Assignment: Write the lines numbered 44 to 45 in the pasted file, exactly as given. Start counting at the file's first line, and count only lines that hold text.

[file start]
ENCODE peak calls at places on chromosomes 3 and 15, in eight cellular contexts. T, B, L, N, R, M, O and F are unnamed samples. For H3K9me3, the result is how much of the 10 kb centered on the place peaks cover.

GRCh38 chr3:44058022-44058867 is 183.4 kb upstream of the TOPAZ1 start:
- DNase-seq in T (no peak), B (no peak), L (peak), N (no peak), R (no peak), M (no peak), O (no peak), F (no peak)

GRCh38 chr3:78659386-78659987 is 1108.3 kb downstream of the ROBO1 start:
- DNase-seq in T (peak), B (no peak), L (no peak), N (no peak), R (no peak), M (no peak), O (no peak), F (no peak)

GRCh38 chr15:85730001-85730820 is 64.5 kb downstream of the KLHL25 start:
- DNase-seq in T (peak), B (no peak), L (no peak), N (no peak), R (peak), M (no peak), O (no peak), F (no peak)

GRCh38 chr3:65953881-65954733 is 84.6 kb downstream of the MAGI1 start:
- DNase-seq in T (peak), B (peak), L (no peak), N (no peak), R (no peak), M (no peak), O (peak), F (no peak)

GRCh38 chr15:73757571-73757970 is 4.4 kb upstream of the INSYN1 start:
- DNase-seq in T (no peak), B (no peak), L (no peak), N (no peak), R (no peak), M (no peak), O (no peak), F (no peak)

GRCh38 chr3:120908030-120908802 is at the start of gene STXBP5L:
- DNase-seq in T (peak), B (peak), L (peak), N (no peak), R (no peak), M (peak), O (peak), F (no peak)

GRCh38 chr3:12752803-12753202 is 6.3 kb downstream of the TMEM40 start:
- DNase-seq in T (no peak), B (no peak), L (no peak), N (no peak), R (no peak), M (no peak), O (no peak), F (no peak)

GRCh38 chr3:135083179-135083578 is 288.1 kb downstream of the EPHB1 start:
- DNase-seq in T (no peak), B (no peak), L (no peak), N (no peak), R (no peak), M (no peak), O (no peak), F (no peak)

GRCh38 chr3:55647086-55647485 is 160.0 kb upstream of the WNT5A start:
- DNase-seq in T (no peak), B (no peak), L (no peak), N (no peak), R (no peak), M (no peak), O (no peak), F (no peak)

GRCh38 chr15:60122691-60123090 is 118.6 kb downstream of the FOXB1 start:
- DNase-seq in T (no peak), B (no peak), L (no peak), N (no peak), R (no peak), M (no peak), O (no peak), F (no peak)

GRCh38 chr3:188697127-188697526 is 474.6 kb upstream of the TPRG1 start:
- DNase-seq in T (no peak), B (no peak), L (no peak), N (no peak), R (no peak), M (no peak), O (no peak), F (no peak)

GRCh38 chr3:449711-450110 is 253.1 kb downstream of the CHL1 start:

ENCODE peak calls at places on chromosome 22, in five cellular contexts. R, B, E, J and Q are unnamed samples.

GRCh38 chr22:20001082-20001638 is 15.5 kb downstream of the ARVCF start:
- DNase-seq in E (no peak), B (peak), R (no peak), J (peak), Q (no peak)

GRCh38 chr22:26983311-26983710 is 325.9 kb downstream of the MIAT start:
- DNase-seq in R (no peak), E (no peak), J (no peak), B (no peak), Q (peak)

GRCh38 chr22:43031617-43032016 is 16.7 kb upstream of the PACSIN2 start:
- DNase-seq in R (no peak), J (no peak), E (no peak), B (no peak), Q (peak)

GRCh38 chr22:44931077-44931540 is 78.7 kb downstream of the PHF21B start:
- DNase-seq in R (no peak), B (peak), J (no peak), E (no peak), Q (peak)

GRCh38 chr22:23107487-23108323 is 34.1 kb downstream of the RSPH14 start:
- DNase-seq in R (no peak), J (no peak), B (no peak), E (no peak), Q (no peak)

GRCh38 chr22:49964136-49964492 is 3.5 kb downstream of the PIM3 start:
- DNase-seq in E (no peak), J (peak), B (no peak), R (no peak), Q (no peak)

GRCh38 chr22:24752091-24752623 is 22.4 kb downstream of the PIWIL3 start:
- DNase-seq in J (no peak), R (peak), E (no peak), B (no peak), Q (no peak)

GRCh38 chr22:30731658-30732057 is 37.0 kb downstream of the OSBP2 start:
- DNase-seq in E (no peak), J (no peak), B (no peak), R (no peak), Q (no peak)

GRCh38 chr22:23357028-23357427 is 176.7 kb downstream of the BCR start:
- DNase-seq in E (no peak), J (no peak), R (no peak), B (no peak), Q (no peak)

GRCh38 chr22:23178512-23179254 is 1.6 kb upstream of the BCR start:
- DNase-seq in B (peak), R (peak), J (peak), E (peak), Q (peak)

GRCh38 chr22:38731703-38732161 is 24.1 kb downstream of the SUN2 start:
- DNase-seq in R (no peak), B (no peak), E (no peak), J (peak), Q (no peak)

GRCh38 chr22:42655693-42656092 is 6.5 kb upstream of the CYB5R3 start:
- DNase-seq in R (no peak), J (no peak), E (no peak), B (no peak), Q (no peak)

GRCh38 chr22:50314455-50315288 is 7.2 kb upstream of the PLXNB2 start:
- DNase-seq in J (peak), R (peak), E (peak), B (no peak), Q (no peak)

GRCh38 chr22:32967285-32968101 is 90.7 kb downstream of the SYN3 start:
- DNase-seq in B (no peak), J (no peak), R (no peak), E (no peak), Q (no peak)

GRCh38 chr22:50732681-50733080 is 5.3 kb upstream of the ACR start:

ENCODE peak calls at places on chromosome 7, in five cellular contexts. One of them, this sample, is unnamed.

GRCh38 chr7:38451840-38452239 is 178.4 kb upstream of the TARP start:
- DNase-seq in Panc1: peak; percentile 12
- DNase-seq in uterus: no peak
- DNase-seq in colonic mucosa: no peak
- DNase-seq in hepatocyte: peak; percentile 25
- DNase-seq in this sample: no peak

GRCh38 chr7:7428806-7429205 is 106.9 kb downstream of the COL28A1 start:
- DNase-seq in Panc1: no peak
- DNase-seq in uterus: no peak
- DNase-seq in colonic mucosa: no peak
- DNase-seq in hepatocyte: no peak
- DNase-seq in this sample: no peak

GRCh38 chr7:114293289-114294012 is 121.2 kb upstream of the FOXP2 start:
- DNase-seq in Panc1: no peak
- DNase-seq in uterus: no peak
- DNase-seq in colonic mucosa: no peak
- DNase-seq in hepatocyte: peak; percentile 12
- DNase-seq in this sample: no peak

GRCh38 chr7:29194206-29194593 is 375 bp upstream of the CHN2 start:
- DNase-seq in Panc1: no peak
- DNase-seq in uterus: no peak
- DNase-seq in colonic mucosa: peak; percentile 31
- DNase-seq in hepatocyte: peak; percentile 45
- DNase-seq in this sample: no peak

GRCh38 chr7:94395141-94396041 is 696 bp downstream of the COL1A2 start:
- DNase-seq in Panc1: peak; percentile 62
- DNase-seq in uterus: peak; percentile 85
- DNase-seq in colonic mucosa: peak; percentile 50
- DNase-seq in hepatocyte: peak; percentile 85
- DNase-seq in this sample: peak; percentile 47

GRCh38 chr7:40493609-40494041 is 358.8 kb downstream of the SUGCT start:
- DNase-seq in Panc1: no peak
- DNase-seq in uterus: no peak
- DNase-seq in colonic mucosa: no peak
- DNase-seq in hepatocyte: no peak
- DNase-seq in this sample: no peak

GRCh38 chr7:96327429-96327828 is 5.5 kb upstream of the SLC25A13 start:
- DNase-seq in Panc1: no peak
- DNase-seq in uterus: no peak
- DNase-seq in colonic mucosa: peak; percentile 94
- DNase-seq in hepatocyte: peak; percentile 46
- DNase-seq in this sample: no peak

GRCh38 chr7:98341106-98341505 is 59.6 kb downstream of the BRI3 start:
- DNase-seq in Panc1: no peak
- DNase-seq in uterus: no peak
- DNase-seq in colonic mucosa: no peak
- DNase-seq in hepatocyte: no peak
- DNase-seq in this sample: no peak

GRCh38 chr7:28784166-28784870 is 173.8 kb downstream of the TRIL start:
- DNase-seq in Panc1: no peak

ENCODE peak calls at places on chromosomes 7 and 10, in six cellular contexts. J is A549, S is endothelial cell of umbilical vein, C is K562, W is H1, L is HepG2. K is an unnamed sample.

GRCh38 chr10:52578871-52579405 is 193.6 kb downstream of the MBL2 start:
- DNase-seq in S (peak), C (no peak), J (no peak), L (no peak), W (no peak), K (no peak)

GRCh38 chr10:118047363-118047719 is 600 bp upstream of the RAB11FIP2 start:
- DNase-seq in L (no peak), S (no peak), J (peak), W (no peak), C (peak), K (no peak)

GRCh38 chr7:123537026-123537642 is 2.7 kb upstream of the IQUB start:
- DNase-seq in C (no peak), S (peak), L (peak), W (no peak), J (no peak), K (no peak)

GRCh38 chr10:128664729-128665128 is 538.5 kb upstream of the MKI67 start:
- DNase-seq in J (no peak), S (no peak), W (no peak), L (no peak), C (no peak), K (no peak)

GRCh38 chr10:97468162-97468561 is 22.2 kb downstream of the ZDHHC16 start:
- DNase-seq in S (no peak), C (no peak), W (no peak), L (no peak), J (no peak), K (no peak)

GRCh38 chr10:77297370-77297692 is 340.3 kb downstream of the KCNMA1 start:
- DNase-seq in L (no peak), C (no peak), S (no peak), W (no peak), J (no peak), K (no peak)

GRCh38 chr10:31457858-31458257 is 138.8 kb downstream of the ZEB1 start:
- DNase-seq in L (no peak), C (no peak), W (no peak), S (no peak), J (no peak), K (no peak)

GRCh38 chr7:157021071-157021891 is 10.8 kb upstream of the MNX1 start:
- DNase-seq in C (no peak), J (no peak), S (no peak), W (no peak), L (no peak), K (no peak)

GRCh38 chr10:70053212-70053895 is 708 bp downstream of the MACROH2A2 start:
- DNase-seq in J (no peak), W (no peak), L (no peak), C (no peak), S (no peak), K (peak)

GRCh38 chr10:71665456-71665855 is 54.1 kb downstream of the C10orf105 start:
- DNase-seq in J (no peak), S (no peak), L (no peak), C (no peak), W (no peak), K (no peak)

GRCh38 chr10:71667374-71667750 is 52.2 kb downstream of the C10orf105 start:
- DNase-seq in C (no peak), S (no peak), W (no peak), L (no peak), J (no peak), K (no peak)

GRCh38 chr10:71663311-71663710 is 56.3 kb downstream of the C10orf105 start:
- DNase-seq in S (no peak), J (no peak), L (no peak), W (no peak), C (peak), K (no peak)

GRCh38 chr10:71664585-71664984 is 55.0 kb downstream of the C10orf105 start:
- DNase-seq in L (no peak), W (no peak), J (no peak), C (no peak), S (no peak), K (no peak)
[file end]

GRCh38 chr22:23178512-23179254 is 1.6 kb upstream of the BCR start:
- DNase-seq in B (peak), R (peak), J (peak), E (peak), Q (peak)